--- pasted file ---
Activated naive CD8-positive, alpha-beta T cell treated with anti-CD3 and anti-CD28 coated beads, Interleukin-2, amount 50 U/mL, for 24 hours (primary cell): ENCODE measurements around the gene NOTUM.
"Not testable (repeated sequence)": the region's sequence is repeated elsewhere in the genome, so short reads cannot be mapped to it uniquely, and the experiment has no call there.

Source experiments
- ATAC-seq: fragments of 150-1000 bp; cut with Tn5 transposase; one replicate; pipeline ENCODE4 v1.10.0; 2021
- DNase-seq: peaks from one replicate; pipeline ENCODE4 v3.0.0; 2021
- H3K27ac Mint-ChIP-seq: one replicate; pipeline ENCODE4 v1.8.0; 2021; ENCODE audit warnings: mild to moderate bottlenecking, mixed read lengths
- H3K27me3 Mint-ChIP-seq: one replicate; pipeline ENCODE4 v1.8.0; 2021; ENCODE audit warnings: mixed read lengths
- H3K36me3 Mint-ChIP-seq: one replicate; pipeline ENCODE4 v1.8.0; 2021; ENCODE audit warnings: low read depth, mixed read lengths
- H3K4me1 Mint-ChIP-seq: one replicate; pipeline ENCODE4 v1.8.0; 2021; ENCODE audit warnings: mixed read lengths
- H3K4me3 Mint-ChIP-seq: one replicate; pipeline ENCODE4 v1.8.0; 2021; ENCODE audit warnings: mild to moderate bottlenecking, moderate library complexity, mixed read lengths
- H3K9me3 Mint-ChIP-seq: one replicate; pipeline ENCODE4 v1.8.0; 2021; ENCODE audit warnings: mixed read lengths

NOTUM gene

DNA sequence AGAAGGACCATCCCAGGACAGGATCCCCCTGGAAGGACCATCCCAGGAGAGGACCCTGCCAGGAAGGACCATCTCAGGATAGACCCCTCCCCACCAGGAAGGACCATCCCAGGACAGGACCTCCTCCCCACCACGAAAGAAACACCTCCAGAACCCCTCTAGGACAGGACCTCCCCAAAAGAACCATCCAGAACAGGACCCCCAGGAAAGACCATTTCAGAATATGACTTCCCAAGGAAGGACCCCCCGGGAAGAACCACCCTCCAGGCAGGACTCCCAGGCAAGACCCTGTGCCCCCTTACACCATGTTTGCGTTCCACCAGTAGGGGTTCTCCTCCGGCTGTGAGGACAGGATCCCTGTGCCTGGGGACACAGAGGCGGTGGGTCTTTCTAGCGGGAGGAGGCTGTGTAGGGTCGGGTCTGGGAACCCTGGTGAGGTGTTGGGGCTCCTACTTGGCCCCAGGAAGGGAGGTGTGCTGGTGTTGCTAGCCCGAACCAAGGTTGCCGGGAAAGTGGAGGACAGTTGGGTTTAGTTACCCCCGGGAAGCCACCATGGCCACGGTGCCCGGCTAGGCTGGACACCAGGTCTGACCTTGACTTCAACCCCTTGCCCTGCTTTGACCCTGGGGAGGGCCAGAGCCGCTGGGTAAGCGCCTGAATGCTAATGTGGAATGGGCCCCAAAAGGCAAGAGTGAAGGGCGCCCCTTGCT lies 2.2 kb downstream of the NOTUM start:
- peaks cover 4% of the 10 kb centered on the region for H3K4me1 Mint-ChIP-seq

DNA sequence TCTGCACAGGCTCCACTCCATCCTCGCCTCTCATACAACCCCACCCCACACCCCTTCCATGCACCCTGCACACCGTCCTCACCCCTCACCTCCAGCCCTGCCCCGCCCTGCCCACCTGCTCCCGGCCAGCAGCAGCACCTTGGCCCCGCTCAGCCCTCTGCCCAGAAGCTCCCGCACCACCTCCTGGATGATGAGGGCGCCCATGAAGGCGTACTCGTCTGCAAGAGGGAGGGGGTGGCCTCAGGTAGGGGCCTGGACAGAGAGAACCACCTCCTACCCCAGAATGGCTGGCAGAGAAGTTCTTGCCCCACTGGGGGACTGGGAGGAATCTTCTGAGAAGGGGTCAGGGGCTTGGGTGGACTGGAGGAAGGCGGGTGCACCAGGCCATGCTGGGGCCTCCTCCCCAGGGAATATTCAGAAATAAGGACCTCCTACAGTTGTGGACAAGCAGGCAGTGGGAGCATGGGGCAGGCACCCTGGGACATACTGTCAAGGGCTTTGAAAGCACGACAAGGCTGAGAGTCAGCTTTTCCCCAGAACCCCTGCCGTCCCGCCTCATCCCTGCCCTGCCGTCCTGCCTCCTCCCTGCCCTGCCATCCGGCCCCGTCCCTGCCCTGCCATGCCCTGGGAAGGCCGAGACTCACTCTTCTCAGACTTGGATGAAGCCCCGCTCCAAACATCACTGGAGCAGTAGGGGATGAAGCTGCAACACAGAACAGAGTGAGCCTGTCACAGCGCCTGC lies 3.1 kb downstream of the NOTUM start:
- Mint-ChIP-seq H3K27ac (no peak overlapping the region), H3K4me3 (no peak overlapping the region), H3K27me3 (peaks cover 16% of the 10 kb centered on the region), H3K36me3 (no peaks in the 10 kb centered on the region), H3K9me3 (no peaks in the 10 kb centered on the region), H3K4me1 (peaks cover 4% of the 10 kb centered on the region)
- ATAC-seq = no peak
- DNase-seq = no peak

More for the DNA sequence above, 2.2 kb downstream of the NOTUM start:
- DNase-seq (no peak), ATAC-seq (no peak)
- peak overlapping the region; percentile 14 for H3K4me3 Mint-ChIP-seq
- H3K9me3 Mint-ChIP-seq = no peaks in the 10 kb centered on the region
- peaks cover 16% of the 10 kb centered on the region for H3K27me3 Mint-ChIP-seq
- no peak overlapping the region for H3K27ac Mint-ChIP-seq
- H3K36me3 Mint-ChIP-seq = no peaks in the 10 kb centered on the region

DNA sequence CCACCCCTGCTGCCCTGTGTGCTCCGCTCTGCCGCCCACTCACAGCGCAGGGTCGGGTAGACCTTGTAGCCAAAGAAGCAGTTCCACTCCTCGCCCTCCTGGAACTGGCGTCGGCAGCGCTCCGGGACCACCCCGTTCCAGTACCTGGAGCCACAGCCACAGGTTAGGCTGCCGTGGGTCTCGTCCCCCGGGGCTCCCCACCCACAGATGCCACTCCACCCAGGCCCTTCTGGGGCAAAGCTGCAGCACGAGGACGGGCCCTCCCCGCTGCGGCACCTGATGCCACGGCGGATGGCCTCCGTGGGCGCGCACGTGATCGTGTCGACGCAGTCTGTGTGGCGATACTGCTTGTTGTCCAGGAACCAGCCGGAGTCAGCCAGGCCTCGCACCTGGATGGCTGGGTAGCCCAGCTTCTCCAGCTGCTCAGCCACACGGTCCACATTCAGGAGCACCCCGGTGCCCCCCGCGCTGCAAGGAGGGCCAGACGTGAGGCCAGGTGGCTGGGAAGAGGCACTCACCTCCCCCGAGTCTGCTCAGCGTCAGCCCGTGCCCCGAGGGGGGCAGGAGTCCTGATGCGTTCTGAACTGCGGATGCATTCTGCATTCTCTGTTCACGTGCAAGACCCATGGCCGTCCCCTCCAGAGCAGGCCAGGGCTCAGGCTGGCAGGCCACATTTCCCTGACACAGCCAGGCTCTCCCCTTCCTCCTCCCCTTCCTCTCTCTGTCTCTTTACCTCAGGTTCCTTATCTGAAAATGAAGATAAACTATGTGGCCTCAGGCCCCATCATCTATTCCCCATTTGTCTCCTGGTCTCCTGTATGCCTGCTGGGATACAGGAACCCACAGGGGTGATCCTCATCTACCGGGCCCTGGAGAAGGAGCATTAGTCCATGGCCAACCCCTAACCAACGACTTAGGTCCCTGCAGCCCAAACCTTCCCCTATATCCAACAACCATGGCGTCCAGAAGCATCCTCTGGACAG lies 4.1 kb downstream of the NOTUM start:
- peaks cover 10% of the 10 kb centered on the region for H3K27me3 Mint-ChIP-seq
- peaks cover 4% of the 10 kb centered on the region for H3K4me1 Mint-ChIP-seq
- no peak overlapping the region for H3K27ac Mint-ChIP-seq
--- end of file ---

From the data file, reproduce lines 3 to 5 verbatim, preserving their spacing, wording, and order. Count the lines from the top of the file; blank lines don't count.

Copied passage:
Source experiments
- ATAC-seq: fragments of 150-1000 bp; cut with Tn5 transposase; one replicate; pipeline ENCODE4 v1.10.0; 2021
- DNase-seq: peaks from one replicate; pipeline ENCODE4 v3.0.0; 2021